At night, there’s no better place—and no higher vantage point—from which to observe the Golden Gate Bridge and the lights of downtown San Francisco. The headlands’ cliffs are littered with parking spots and plateaued observation areas, perfect for rolling up, kicking back and watching the sunset from the comfort of your own vehicle.
Photo: Julian Fong, CC-BY
The Golden Gate Recreation Area’s greatest strength is almost certainty its diversity, and starting your second day off with some geographical variety is a great way to understand just how much these parks really have to offer. For example, it doesn’t take a drive to the state’s far north to see redwoods, with the Muir Woods providing an immersive exploration of one of the country’s most marveled-at organisms.
Technically classified as a national monument, the park is named after famous environmentalist and Sierra Club founder John Muir. Especially in the morning, the serene, dark forest has an almost inexplicable atmosphere, and it’s easy to spend hours gazing upward at the tree’s sheer largeness—with all of this in mind, it’s fairly easy to see how the area became deserving of Muir’s name.
For your daytime excursion, take State Route 1 just a bit further until you find yourself at Stinson Beach, one of the recreation area’s more straightforward parks. Lying beneath Mt. Tamalpais and on a far quieter stretch of road, Stinson Beach offers uninterrupted views of true, Pacific mountains-to-ocean beauty, as well as a nearly perfect place to enjoy a sunny afternoon.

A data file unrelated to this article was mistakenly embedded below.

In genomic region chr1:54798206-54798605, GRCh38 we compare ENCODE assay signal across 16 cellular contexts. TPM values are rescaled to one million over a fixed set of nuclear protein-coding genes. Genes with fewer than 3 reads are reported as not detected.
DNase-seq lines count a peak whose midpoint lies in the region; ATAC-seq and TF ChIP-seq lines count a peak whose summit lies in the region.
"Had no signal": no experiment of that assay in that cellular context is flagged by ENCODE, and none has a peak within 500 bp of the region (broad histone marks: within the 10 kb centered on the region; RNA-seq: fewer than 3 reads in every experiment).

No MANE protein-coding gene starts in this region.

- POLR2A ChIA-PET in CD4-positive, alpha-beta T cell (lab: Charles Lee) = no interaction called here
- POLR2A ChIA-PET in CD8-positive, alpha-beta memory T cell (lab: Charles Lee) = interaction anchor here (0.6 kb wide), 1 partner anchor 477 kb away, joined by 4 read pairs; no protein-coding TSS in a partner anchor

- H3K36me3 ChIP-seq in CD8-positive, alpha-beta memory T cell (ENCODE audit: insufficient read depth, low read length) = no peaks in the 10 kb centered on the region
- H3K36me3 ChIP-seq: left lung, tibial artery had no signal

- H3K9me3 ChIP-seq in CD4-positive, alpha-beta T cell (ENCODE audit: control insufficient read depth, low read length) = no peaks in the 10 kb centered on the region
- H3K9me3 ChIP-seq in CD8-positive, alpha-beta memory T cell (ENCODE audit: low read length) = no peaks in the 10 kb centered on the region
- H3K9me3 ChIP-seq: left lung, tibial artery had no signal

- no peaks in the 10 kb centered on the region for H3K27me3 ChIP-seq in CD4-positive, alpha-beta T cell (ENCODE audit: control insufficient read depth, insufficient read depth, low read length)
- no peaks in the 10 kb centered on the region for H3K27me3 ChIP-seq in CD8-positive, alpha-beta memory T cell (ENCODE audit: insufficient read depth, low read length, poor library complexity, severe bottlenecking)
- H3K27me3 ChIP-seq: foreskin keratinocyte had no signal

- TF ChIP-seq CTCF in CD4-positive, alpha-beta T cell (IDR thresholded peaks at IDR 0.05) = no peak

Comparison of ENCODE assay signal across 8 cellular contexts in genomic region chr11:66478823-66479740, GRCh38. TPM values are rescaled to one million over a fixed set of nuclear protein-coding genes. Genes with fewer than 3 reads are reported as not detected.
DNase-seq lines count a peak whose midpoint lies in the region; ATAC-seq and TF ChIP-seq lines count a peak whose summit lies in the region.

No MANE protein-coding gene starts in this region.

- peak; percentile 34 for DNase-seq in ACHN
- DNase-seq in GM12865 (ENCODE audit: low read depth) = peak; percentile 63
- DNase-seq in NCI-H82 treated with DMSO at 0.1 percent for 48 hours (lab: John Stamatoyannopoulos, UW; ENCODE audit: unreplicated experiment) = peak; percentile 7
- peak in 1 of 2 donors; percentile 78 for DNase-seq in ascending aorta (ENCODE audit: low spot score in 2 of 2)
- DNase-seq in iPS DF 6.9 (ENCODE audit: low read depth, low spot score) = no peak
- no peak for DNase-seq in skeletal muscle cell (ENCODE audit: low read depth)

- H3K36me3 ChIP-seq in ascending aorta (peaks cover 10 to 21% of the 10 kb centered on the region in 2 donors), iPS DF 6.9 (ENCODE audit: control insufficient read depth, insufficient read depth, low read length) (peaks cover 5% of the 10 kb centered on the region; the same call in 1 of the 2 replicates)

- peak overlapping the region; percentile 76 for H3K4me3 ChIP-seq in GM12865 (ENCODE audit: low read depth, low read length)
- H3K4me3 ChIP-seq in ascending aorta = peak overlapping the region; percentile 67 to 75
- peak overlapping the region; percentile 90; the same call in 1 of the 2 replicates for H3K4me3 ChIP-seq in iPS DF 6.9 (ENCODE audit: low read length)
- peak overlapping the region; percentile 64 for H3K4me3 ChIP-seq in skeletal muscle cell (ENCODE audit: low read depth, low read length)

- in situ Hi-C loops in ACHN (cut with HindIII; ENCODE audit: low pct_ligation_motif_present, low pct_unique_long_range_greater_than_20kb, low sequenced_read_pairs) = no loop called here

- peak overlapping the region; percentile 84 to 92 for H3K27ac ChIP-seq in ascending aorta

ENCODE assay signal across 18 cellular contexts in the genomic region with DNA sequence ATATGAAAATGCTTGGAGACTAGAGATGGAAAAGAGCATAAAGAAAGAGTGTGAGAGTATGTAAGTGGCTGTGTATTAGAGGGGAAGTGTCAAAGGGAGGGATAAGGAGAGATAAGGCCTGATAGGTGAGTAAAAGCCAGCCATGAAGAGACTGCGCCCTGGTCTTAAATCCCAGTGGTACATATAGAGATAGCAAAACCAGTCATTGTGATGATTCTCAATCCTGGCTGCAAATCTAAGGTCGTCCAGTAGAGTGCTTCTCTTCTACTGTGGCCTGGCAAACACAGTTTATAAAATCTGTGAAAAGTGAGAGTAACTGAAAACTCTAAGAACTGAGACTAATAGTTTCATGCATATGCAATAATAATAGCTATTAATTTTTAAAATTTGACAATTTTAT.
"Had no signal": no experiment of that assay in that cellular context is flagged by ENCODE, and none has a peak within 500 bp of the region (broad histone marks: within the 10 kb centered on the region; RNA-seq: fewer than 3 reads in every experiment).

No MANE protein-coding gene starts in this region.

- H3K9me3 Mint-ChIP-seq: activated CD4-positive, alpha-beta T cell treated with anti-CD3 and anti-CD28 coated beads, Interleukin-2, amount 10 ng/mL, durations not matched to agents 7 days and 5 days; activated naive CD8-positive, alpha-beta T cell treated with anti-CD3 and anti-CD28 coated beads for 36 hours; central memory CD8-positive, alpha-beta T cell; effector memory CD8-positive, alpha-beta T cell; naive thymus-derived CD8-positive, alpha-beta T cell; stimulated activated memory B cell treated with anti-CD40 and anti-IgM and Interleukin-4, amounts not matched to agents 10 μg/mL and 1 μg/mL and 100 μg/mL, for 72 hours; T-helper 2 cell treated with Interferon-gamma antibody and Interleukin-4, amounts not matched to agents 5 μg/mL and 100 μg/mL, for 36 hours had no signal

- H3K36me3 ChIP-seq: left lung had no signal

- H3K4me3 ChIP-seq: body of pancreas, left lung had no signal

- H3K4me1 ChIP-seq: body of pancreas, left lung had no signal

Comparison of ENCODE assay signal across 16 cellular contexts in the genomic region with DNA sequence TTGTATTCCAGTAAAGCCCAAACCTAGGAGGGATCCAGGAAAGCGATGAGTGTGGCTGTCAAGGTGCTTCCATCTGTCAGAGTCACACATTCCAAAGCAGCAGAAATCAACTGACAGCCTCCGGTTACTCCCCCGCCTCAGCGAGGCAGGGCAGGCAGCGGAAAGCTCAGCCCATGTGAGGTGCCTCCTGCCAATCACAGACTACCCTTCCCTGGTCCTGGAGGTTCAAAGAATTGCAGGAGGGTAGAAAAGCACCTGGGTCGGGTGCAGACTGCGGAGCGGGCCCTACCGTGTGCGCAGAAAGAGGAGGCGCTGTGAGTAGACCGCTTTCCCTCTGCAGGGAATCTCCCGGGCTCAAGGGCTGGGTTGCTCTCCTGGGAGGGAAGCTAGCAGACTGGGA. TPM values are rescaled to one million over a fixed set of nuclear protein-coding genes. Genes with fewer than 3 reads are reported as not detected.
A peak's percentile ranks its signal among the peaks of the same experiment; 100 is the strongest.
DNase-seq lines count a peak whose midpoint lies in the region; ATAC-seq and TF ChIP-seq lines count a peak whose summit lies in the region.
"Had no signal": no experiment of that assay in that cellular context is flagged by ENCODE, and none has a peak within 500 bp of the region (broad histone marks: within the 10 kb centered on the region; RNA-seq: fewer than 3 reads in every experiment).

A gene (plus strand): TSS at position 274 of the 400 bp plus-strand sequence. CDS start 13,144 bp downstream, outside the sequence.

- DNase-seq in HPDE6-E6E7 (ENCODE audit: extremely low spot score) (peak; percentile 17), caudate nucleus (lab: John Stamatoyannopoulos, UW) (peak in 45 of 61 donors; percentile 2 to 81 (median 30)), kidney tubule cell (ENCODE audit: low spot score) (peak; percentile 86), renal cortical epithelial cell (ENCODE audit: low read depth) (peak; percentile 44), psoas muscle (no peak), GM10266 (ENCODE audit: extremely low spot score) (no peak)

While the area isn’t incredibly developed, there are a few, simple waterside amenities that take care of all of the essentials—you can rent gear for surfing, hang gliding and kayaking from nearby shops, and there are outdoor grills and wooden tables that make for ideal picnic conditions.
After washing off all of the sand, you’ll need to gather all of your remaining energy for the last, and probably most frightening stop of the weekend. Alcatraz Island offers walkthroughs of its legendary prison during the daytime, but if you’re going to do the tour, do it at night—because experiencing one of the nation’s most terrifying landmarks is that much more exhilarating in the dark.
With little only a few rays of moonlight infiltrating the building as you walk through cells and dining halls once inhabited by the likes of Al Capone and George “Machine Gun” Kelly, it’s hard not to get a bit scared—but it’s also impossible not to feel the prison’s tremendous history, which should be enough to fascinate even the most history-declined tourist. Additionally, the ferry ride back will put you face to face with the San Francisco skyline, which, while perhaps a little overly symbolic, is an absolutely fantastic way to cap off a weekend in the Bay Area.
Top photo: vhines200, CC-BY
Dillon Thompson is a freelance writer from Athens, Georgia who, as you’re reading this, is probably drinking coffee and listening to hip-hop music a little too loudly.